Similar to how generic prescriptions are cheaper than name-brand drugs, you can often save a noticeable amount of money by going with the generic, store-brand grocery item. Some people even prefer certain store brands. Ultimately, going with a store-brand option can save you as much as 33 percent on your grocery trip.

Share a Club Membership with a Friend

If you’ve got a friend who’s looking to save on groceries too, joining a wholesale club like Costco or BJs can help. Wholesale clubs tend to sell large amounts of goods at a discount in exchange for a monthly or annual membership fee. Generally, the membership ends up paying for itself over the course of the year, with the average markup for these stores being around 14 percent. The downsides of these memberships are the fees and the massive portions you buy. By splitting a membership with a friend, you can mitigate both. The membership fee is suddenly halved, and you get to split goods, so you don’t have to store too much or let perishables go to waste.

By splitting a membership with a friend, you can mitigate both downsides of a grocery club membership.

There are a few ways to go about sharing a membership to these clubs. Some clubs will allow you to take a friend in with you. You will just have to let them scan your membership card before they buy their items. If you’re not allowed to bring a guest, have them write up a list for you beforehand. Alternatively, the club may let you have a second membership card for your friend or family member, so you can both go when you wish. But going together, if you can, could be a nice day out for two friends once a week or every two weeks!

Take Advantage of Savings Programs and Coupons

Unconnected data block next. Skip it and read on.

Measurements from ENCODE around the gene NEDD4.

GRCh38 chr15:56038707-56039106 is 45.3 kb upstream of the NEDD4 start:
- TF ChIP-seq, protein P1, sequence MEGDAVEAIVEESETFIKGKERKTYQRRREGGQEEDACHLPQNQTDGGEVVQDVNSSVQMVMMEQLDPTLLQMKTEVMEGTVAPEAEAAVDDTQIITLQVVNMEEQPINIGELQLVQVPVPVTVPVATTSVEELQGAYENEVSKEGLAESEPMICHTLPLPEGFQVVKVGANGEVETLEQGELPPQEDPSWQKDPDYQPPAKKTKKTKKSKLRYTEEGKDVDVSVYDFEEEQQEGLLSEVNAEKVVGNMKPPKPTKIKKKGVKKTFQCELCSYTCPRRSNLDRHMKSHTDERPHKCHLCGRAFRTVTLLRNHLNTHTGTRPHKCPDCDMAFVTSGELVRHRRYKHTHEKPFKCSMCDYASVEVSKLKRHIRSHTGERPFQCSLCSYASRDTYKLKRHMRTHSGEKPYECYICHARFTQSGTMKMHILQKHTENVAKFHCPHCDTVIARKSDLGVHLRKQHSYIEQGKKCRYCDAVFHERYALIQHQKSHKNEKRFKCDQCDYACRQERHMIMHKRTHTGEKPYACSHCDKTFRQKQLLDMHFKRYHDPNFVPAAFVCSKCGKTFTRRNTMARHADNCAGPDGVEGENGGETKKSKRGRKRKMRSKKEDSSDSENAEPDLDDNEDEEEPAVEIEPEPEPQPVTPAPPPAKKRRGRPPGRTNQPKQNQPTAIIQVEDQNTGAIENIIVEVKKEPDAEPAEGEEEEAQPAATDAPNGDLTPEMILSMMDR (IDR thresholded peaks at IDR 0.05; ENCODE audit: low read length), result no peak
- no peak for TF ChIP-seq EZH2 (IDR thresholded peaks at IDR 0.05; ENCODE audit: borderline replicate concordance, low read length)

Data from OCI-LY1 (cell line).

Finally, there are a few ways you can get direct savings while still getting the products you love. Some stores will have senior discount programs or specific senior discount days. These discounts differ from store to store and can give you a neat savings at your favorite store. It may also be worth checking out a discount grocery store, where the prices tend to be lower. Just be sure to inspect some of the stuff you buy, since they may be from other stores and out of date or damaged. So long as the products are in good shape, though, the savings are yours for the taking!

You can see a healthy savings with casual coupon clipping.

Savers hunting for a bargain should also look into coupons. Yes, this can take a little work finding the right coupons, but it’s never been easier to do with the internet. There are guides everywhere on how to get started with couponing. While you don’t need to go to the levels of Extreme Couponing (we wouldn’t suggest it anyway), you can still see a healthy savings with casual coupon clipping.

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Everybody’s got to eat, but the bills for food and drinks can stack up if we’re not careful. If you’re a savvy senior looking to cut costs, your grocery bill is certainly one place to trim the fat. By utilizing all these tips, you’ll likely start to see the savings in no time, without missing out on your favorite foods.